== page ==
An Anti-Money Laundering (AML) compliance program is essential to prevent money laundering. A strong AML compliance program may be able to stop a business from unwittingly aiding and abetting criminal activity, as well as having a positive effect on the public perception of the brand.
While the concept of anti-money laundering seems straightforward enough, the actual implementation can be much more complex than one might expect. This article will outline essential components for building an effective AML compliance program.
What Is AML?
An AML compliance program (Anti-Money Laundering) is a set of policies and procedures that a financial institution, including banks or broker-dealers, must put in place to ensure compliance with the Anti-Money Laundering laws.
The estimated amount of money laundering globally in one year is 25% of global GDP or between US $800 billion and $2 trillion.
An effective AML Compliance Program helps prevent money laundering and the financing of terrorism by detecting, monitoring, and reporting suspicious activities.
Financial institutions must build effective customer due diligence procedures to identify money laundering risks and detect suspicious transactions in order to comply with AML regulations.
Different countries have different laws and regulations regarding AML Compliance.
The European Union published the Fifth Anti-Money Laundering Directive (5AMLD) and the 6AMLD which aimed at imposing stringent penalties on those convicted of money laundering.
Likewise, the BSA – The Bank Secrecy Act in the USA focuses on money laundering and terrorism financing.
The Singapore Monetary Authority (MAS) and the HKMA – Hong Kong Monetary Authority are key AML Regulators in Asia to fight money laundering by ensuring that financial institutions comply with the necessary AML requirements.
What Is CTF Under KYC?
In compliance with Know Your Customer (KYC), banks, financial institutions, and other financial services companies verify the identity of their customers. KYC is an integral part of customer due diligence (CDD) requirements mandated by regulators and other supervisory bodies.
KYC/AML/CFT guidelines seek to prevent criminals from using banks for money laundering or terrorist financing.
Three Stages Of Money Laundering
Money laundering generally involves three stages: placement, layering, and integration.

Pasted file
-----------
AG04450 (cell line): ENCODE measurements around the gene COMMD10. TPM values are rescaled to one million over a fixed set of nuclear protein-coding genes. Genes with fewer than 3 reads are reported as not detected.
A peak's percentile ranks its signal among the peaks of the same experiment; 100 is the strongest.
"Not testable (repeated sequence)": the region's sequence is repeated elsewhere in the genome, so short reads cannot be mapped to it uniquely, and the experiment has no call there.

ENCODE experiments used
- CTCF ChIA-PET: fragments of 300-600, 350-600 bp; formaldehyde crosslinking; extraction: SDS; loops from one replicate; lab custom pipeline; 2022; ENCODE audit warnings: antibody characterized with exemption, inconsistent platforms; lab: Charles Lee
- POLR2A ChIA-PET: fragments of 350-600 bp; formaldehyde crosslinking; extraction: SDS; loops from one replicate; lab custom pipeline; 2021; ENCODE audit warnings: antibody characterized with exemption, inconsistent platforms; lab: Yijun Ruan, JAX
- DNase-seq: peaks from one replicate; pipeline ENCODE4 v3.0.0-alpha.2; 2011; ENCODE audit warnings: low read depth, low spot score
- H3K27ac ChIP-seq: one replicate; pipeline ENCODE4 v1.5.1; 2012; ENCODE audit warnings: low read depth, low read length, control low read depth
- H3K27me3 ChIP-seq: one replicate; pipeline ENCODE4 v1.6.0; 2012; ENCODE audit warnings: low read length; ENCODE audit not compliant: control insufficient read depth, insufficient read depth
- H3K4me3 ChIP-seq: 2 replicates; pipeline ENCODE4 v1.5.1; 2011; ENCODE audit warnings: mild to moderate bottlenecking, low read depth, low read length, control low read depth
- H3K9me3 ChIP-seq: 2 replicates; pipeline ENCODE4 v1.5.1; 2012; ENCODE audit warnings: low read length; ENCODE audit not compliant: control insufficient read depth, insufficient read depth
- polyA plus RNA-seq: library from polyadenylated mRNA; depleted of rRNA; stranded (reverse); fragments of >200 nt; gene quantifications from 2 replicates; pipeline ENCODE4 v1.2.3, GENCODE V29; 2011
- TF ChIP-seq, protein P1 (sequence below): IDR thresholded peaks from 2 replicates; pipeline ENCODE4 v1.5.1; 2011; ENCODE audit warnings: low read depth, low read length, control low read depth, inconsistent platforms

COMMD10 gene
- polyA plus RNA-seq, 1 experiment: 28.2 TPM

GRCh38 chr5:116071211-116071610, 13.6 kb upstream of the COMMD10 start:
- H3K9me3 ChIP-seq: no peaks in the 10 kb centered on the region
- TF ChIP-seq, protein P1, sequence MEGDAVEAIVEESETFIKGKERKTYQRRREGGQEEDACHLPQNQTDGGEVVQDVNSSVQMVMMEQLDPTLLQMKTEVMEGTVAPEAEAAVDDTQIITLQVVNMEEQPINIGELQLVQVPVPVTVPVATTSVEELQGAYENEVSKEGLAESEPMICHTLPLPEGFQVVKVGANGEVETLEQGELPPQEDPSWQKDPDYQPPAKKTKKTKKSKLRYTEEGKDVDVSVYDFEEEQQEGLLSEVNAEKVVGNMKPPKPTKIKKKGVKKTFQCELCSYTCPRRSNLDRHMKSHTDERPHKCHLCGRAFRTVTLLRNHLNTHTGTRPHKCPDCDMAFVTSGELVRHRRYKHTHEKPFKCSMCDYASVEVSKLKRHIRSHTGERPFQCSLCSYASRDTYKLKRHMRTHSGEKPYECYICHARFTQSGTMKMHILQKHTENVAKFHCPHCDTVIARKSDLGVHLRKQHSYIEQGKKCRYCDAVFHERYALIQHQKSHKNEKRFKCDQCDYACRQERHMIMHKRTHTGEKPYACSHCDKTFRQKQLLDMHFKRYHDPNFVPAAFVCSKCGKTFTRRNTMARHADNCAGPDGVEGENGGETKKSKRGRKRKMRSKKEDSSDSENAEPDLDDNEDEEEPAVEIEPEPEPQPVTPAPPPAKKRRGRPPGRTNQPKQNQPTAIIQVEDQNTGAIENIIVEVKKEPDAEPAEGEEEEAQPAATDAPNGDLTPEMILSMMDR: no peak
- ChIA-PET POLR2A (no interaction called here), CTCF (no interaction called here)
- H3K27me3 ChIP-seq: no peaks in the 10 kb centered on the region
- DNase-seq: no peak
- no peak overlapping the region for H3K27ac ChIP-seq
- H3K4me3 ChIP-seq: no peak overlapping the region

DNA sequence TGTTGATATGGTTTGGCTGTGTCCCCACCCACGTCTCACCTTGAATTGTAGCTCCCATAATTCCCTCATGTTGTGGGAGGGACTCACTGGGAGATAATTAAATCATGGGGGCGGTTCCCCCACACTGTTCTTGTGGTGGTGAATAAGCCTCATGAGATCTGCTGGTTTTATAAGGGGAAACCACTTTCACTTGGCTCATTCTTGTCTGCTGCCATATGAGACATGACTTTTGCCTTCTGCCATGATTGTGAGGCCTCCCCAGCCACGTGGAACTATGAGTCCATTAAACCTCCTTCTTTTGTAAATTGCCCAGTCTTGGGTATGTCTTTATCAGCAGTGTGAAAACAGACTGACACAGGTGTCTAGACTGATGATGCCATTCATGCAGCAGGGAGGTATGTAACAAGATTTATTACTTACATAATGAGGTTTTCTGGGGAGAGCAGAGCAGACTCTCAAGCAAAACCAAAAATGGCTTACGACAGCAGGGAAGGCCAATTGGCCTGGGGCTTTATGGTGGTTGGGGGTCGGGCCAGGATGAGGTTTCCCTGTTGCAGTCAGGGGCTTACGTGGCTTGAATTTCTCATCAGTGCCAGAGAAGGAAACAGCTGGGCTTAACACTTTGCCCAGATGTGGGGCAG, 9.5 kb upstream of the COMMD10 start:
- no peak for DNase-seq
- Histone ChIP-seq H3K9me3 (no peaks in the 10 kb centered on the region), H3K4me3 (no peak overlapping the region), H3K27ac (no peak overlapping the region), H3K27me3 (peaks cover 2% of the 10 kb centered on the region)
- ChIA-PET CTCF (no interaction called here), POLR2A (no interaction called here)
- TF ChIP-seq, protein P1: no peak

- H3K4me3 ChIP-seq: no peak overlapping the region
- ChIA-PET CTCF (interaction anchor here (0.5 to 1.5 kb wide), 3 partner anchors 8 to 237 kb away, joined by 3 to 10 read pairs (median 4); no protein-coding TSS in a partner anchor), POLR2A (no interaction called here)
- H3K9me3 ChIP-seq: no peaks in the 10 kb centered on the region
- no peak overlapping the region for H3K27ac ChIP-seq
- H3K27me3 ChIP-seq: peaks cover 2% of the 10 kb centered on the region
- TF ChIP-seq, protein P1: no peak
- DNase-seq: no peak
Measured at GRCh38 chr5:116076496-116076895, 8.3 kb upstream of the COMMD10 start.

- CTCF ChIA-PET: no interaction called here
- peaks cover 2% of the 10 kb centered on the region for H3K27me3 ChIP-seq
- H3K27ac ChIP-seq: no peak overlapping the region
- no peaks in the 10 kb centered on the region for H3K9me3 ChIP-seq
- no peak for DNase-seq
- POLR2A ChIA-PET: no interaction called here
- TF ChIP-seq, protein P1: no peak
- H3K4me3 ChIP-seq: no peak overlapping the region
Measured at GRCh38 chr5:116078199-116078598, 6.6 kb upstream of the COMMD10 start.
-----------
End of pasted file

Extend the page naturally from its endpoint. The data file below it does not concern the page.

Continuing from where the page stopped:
Placement is the first step in money laundering. It is the process of transferring money to legal sources such as financial institutions, casinos, and financial products while hiding the source of the funds.
This is the most vulnerable stage of money laundering as criminals keep a large portion of their money and deposit it into the financial system, which can attract the attention of law enforcement agencies.
The second step is “layering,” also called “structuring.” Breaking down funds into smaller transactions makes detecting money-laundering activities more difficult.
This is usually accompanied by the international movement of funds, making it difficult for law enforcement agencies to seek monetary gain from illegal actions.
At this point, the funds move around the world electronically and are traded in foreign markets. When money enters the financial system undetected, criminals usually turn the cash into assets. Income can be in the form of bank checks or money transfers. And funds can also be used to trade stocks and currencies in other markets.
Integration is the final stage of the money laundering process. The money is integrated into the offender’s legal, financial accounts.
This, like the previous steps, usually involves a series of smaller trades. For example, this money could buy expensive goods such as jewelry or real estate. Luxury goods can be sold, and the money earned is legally left behind.
Why should businesses maintain AML Compliance?
AML compliance is critical for any organization for preventing financial crimes and fraud. By collecting the required customer information and conducting a background check, businesses make sure to monitor as well as prevent any suspicious activity that might prove to be a potential threat. Banks are not the only organizations that are at risk due to money launderers. Businesses in several domains are at risk of financial fraud therefore it is important to maintain proper AML compliance to prevent such cases.